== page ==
It isn’t a coincidence that my fellow sangha member, family members, classmates, acquaintances, and neighbors fall in this category. So do I. My life has been a richly woven tapestry – its patterns and circuitous routes often seeming without a unifying scheme. Good and bad, up and down, try this, now that, and so on. But as this website indicates, there is a common thread that runs through it all. I call that thread my spiritual path.

These days, I am integrating all kinds of things that I have learned from all kinds of places. I see the golden thread between traditions and non-traditions sparkling like crazy. One friend calls this “energy.” Yes. That’s it. Another friend calls this “God,” another “Vibration,” and another “Goddess.” Yes. Yes. Yes. Another says it is silence, mystery. One of my less spiritually-oriented friends calls it health and fitness, another “art.” Many call it nature. A teacher calls it the landscape of our dreams.

Each of these people is sorting out what it means to live in such a way that his or her life is in harmony with a higher purpose. They have each tried the traditional path and often it didn’t work, or some part of it doesn’t work. They were miserable. I say, “Yay, misery!” Very often it is a gift that sends us in our new direction.

Sequoia hikeYesterday, I was part of a discussion in which a room full of people shared this sense of “social dis-harmony” – or being out of step with traditional values. I could hear the struggle, which is often my struggle: the challenge to believe that our Way counts. Maybe a person gets paid for what he/she does, or maybe does not. Perhaps a person has a degree of fame or appreciation and maybe they’re completely unknown to the world. Is their way valid? Perhaps they have a plan or goal or perhaps they don’t. Maybe, instead of a goal, the present moment, lived mindfully or peacefully or with joy, is the whole reward.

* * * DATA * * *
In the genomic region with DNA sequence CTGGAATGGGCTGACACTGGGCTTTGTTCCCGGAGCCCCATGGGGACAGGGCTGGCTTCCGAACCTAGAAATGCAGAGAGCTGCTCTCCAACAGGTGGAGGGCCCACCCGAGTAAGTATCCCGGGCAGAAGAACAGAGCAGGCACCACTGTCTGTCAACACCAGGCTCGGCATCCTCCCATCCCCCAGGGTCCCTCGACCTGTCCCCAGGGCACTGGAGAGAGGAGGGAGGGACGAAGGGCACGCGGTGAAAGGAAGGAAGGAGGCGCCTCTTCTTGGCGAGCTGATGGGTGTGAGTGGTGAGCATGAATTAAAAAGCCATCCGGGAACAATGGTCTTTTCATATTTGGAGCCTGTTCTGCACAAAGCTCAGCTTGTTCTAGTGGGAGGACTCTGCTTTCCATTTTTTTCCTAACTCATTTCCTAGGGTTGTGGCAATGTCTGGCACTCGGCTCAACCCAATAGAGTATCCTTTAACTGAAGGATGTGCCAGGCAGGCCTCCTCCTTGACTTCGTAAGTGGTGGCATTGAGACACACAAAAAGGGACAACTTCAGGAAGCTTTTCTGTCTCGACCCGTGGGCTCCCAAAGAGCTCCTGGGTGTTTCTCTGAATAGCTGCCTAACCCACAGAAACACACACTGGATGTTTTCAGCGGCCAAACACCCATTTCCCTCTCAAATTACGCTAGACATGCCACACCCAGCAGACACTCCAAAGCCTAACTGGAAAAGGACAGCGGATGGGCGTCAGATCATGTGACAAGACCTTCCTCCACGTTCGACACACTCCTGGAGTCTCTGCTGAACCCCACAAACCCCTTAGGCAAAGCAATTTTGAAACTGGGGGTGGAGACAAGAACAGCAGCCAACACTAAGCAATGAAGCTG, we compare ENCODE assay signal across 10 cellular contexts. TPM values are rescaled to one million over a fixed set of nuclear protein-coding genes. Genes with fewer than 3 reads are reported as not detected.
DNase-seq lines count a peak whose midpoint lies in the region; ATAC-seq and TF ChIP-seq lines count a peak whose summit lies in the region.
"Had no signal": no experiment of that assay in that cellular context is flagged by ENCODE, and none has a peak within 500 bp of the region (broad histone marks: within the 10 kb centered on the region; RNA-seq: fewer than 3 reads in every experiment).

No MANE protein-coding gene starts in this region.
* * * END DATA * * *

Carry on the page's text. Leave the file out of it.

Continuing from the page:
I know that one thing I’ve learned on my circuitous route is that it IS real, it does count. I know this, because my pay is in my inner well-being, not cash. The real currency of this journey is good vibration, grace, peace, wholeness. Whatever our higher path or purpose, living true to it affects EVERYTHING.

Spiritual Journeying in Northern California

It was already late/ enough, and a wild night, / and the road full of fallen / branches and stones. / But little by little, / as you left their voices behind, / the stars began to burn / through the sheets of clouds, / and there was a new voice / which you slowly recognized as your own, / that kept you company / as you strode deeper and deeper / into the world, / determined to do / the only thing you could do – / determined to save / the only life you could save.                                            – from Mary Oliver, The Journey

Here’s a quick and somewhat disjointed reflection on my first week of study in interfaith spiritual direction at Chaplaincy Institute, Berkeley:

Last week at this time, the Campanile on the Cal Berkeley campus would be chiming 7:00 p.m. It would just be starting to turn cool and, from my “holy hill” window, I might see the marine layer of fog forming in the distance. The memory provides a stark contrast to the dry 106 degree weather-reality this evening, here in Bakersfield.

What a rich week of experience, learning and “being.” I wasn’t sure if I would love the course or hate it. My reaction to things like this tend not to be “in the middle”! Upon arriving at the funky, comfortable classroom – located in a section of a church gymnasium with a wood floor, large worn rug and numerous worn couches – I had the chance to encounter my fellow classmates for the first time.

We didn’t waste much time before sharing and listening to one another – practicing the skills of listening with open hearts and minds. We began to discover that our fellow journeyers were fascinating folks. The conversations that ensued falls under the veil of solemn sharing – so I won’t recount much in the way of anecdotes. But the diversity of my fellow students – from traditional Southern Baptist and Roman Catholic to Unitarian, Wiccan, Jewish, and Buddhist – was powerful. Not that such variety is unusual, but that such openness and respect from all these varied directions is rare indeed.